Do images of our prison and criminal justice systems inform or mislead debate?Over the past 40 years, we’ve voted time-and-time-again for harsher laws … Our tax-dollars have built thousands of new jails and prisons, but how much do we know about what goes on inside? I wanted to take the opportunity, this March, to reflect back on Vantage’s best visual stories and photo essays about policing, incarceration and crime.In the past 12 years, several new studies found that increases in the prevalence of gun ownership are associated with increases in violent crime.Tags: Phd Dissertation Database CanadaAct Essay WritingDissertation Proposal Methodology ExampleCauses And Effects On Divorce Essays500 Word Essay On Personal HygieneBrown University Plme Essays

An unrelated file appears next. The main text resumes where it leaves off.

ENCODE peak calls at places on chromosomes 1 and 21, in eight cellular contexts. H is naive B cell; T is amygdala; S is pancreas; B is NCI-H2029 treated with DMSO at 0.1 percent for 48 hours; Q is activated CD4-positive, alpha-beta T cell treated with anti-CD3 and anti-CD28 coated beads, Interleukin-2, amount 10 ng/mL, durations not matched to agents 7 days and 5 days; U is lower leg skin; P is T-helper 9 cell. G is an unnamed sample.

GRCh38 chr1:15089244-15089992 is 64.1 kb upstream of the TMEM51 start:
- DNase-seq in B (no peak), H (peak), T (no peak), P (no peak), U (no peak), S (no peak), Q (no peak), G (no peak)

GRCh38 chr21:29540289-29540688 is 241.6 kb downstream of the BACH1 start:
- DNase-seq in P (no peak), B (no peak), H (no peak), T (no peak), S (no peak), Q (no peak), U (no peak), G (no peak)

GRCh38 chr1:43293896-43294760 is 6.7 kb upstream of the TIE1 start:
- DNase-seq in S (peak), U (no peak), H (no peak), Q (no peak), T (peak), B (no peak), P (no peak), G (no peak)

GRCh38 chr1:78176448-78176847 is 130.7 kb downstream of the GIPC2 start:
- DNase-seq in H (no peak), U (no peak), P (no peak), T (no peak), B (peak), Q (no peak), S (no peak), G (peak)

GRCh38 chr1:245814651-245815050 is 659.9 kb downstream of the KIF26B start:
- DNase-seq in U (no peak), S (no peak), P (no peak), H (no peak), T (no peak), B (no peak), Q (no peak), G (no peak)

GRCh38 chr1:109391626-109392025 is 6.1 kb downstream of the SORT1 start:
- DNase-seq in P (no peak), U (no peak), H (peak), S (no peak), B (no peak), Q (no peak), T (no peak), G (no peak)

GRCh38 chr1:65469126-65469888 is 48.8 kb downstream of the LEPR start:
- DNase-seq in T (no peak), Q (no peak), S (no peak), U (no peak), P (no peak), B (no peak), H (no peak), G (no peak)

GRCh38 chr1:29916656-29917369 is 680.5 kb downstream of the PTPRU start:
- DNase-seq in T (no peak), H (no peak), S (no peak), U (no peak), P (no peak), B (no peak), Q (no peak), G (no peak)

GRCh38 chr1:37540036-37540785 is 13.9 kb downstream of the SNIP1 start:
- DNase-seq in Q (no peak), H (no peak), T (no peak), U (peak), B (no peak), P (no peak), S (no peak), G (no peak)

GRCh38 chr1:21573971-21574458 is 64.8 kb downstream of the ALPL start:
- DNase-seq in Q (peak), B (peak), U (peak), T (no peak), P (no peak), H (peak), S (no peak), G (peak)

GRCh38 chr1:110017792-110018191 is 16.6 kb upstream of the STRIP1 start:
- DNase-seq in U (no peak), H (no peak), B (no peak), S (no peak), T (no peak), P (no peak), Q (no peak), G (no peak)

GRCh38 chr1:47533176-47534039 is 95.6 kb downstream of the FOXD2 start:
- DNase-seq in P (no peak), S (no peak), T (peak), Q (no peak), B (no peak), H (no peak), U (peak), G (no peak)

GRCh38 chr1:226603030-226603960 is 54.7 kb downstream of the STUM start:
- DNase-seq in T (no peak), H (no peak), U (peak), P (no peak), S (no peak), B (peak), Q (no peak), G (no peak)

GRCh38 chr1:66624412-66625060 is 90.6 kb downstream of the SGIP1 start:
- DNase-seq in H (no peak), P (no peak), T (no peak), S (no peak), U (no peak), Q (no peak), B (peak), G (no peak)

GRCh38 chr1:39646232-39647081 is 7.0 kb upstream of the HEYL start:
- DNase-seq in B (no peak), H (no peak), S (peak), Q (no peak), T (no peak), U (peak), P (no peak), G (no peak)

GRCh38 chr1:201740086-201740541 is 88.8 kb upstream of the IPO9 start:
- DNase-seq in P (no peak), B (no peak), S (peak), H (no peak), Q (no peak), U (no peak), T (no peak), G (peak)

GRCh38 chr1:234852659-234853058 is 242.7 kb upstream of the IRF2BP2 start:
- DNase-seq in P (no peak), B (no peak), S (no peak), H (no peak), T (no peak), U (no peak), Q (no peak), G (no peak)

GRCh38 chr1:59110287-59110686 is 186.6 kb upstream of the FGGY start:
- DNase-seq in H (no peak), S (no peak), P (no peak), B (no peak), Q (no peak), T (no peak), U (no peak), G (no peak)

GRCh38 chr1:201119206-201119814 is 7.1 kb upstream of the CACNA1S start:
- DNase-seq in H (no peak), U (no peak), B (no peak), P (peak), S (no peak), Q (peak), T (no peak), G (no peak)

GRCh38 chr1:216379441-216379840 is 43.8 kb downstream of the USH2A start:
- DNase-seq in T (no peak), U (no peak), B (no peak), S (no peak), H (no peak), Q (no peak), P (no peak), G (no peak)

Q: “How would you have liked me to take photo differently and why? ” A: “I would like it if maybe they’d let me comb my hair, instead of looking like a real hard core junkie here.They do it to get high, I do it to help with some pain issues I have.I don’t want people thinking, ‘You know, these guys are going in there taking our tax dollars and doing heroin and getting high, look at them.Smith gives a few pats to “Fat Albert’s” head and then holds out “Thumper” as visitors pet the his soft fur.Photo: Kim Raff Brandon Tauszik’s survey of one year of homicides in Oakland, California, continues to be a poignant reflection on crime — that which takes lives and tears at communities.I reflected on some maddened drawings by Ernest Jerome De France from within the belly of the California prison system.“It is important for photography and photojournalism to be a component of the kind of work we’re trying to do […] We don’t really know what prisons and jails look like.We don’t know what the people inside them look like.rom a personal and professional standpoint, the decision by Medium’s head honchos to initiate a two-week-long conversation about prisons and policing earlier this month, was encouraging.As some of you may know, long before I began as editor of Vantage, I built a reputation as blogger focused on the imagery of prisons. For years, I’ve wanted to suss out which images are A) most useful to incarcerated people, and B) most reliable for people outside of the prison system.Content-wise, it’s a long, but rich and rewarding list.Let’s begin with a three-parter, commissioned by Medium and produced by Everyday Incarceration and Vantage.